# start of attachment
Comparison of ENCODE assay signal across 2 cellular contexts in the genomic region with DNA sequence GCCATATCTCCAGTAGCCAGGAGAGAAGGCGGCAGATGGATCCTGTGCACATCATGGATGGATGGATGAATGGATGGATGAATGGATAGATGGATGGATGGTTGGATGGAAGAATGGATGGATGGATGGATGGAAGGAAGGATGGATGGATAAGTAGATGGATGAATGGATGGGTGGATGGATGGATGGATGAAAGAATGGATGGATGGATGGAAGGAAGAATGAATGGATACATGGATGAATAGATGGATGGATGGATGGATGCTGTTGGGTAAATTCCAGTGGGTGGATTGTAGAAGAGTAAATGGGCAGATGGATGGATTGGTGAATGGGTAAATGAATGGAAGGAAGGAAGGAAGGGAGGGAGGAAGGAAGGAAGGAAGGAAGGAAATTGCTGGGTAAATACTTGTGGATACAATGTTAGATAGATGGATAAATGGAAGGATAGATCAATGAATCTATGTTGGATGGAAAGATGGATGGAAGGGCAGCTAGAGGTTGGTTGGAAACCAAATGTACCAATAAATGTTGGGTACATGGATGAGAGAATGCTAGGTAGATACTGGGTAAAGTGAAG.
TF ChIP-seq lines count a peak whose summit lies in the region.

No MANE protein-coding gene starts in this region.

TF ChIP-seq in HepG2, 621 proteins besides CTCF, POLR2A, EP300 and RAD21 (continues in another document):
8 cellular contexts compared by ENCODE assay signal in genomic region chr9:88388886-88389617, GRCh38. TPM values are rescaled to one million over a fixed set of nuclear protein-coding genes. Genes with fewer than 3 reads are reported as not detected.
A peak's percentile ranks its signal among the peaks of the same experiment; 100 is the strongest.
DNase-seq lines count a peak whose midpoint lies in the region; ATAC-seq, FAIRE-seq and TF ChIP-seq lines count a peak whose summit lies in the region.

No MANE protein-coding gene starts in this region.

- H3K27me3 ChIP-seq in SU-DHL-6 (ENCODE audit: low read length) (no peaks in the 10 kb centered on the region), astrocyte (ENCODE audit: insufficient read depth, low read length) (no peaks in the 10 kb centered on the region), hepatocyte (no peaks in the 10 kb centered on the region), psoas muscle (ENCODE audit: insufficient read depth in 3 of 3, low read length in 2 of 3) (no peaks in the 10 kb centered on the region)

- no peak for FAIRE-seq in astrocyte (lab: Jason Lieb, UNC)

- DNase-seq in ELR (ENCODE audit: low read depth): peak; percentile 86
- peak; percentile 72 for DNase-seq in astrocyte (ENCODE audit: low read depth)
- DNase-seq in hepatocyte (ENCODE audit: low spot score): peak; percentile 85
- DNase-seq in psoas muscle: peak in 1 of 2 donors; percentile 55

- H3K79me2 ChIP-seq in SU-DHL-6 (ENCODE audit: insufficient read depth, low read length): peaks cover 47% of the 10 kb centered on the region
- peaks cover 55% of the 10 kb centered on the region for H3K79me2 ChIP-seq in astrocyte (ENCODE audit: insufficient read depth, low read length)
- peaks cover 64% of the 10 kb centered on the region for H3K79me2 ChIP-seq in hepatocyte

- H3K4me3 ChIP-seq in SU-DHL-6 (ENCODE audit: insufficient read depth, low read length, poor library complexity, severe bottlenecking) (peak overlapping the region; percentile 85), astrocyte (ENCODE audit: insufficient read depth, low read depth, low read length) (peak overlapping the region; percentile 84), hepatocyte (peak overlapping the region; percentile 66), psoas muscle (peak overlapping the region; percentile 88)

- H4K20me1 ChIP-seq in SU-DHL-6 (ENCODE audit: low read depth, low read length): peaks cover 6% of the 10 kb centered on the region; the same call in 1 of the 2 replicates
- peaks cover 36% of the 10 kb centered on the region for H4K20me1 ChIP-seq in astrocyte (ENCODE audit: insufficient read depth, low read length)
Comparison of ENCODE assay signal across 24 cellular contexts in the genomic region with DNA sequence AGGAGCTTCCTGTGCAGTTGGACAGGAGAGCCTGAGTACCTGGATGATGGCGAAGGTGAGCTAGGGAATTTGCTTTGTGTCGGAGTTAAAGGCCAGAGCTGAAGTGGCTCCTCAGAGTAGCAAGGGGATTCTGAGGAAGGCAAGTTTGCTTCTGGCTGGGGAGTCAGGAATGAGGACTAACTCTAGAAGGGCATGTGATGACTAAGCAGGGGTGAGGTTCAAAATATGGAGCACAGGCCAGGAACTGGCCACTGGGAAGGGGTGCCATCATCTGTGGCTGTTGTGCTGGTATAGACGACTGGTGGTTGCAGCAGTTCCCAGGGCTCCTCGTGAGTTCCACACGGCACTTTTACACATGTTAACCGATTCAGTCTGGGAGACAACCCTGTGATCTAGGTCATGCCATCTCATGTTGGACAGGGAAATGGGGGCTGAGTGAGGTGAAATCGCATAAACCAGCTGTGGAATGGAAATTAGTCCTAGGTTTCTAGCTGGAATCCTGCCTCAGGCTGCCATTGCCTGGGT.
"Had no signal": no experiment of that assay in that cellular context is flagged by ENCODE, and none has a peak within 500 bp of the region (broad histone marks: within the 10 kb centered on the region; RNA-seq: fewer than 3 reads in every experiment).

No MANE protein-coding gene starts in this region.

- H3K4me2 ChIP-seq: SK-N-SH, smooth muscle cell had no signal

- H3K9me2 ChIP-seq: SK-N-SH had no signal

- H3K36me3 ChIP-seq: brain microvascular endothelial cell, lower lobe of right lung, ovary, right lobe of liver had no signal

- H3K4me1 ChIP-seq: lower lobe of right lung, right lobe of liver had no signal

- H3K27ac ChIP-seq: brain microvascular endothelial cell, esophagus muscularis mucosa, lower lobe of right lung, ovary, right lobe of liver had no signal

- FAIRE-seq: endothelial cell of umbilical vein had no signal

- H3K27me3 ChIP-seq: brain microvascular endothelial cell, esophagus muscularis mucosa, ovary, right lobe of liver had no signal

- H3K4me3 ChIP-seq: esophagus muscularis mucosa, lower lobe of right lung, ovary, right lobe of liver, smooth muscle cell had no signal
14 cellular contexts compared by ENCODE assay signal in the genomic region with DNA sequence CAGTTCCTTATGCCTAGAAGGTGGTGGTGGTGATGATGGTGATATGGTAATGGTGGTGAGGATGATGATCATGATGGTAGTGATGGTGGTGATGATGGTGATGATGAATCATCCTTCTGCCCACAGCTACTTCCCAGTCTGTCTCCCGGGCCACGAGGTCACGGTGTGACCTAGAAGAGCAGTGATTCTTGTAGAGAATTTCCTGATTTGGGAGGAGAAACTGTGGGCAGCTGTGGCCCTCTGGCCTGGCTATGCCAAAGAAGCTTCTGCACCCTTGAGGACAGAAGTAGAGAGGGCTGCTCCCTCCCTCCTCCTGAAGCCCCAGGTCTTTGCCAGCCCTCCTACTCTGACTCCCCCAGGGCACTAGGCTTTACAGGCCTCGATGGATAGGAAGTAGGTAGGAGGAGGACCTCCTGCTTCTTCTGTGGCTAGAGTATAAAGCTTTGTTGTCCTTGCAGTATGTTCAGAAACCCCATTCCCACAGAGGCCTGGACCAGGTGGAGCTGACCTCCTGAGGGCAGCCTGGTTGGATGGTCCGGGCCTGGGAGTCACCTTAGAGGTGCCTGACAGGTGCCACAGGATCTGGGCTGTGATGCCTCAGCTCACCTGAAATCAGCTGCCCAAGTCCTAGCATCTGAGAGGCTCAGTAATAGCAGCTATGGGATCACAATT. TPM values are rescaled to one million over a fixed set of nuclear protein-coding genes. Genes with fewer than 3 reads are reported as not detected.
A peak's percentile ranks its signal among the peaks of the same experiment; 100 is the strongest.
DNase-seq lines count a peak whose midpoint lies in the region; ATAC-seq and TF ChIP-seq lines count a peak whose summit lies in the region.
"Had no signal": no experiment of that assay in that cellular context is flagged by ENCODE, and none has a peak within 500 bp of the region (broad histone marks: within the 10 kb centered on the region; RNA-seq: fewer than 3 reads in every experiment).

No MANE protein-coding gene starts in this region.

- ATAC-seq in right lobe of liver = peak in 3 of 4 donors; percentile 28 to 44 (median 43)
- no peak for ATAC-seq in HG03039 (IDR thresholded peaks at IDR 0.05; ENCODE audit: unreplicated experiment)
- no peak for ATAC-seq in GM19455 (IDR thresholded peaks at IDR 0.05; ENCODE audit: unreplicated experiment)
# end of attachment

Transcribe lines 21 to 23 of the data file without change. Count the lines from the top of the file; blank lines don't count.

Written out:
Comparison of ENCODE assay signal across 24 cellular contexts in the genomic region with DNA sequence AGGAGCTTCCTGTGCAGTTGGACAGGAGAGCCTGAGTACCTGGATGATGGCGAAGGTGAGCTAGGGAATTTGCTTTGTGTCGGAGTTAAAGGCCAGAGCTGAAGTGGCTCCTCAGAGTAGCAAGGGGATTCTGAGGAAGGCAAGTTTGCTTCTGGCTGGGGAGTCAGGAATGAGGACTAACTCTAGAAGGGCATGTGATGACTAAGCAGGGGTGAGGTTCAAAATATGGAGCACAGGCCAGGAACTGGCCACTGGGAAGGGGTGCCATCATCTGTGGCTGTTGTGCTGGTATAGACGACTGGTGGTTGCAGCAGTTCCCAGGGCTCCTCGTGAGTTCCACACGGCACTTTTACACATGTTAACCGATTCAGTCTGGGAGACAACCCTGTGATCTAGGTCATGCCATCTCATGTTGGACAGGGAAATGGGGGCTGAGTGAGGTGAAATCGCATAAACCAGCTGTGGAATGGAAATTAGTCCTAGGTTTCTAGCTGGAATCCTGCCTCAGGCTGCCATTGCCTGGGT.
"Had no signal": no experiment of that assay in that cellular context is flagged by ENCODE, and none has a peak within 500 bp of the region (broad histone marks: within the 10 kb centered on the region; RNA-seq: fewer than 3 reads in every experiment).

No MANE protein-coding gene starts in this region.